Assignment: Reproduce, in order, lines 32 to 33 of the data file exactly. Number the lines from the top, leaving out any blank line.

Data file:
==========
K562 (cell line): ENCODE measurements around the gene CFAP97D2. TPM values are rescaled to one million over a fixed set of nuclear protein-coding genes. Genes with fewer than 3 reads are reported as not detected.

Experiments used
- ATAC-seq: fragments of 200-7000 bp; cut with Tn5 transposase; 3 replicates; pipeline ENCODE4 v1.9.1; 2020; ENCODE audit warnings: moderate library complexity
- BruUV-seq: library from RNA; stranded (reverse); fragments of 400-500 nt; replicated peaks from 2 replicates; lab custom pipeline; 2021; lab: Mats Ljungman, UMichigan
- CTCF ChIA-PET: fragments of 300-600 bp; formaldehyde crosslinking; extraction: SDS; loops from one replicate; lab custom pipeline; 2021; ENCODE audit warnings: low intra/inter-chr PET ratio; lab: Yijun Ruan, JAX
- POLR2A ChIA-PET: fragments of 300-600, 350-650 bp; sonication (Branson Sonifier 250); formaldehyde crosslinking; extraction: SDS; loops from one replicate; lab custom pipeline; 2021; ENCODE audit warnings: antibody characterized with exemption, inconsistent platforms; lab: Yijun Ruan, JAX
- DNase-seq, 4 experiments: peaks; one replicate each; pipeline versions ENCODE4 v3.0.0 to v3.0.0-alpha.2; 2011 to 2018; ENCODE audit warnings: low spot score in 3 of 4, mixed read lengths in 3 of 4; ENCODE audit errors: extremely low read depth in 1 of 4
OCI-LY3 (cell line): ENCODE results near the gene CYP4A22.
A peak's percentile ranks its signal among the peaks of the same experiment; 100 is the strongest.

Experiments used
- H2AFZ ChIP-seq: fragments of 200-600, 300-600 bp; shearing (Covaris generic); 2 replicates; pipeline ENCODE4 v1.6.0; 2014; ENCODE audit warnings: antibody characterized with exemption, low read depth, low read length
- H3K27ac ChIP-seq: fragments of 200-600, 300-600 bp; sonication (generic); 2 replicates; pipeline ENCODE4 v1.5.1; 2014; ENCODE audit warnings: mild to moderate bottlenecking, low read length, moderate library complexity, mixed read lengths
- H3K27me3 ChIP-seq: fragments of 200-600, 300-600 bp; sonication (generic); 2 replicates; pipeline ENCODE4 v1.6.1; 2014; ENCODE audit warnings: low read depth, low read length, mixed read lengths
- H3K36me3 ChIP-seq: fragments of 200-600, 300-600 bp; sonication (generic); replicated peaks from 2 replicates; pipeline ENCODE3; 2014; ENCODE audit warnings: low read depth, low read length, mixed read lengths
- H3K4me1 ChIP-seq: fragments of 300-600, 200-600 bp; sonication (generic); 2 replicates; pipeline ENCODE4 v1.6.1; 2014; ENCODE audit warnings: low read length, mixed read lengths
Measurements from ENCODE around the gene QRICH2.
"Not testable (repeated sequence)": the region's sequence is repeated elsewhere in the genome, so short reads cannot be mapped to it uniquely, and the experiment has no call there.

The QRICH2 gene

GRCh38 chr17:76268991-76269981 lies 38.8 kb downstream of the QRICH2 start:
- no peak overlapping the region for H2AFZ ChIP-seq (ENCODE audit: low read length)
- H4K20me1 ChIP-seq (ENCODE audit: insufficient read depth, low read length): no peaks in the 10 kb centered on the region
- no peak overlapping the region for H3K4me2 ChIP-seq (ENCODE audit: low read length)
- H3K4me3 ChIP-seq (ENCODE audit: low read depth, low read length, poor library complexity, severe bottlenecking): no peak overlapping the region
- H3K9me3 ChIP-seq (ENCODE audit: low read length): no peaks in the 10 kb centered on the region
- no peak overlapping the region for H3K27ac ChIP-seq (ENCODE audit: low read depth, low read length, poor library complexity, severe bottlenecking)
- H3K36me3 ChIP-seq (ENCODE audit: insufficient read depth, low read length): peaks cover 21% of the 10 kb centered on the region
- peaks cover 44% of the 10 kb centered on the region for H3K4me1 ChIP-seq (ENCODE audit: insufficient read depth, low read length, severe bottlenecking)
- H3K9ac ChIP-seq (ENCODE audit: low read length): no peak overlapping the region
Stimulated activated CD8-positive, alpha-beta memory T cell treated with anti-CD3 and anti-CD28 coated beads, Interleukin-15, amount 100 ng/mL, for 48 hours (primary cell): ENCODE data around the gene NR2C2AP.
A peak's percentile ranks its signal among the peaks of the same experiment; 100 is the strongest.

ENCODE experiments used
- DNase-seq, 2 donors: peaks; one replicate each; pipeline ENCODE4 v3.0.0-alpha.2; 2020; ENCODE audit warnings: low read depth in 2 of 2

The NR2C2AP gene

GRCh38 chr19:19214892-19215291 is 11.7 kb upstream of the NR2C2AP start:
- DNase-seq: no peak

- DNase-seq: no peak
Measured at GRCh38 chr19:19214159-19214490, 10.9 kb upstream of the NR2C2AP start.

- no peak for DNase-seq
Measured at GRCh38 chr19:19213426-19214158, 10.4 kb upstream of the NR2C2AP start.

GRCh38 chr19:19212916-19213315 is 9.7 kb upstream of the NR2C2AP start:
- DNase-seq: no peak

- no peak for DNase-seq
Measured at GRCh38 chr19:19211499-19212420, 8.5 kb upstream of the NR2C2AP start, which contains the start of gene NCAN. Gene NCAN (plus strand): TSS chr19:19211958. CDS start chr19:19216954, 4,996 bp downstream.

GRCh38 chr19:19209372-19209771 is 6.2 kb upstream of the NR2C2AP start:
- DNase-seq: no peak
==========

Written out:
- DNase-seq, 2 donors: peaks; one replicate each; pipeline ENCODE4 v3.0.0-alpha.2; 2020; ENCODE audit warnings: low read depth in 2 of 2

The NR2C2AP gene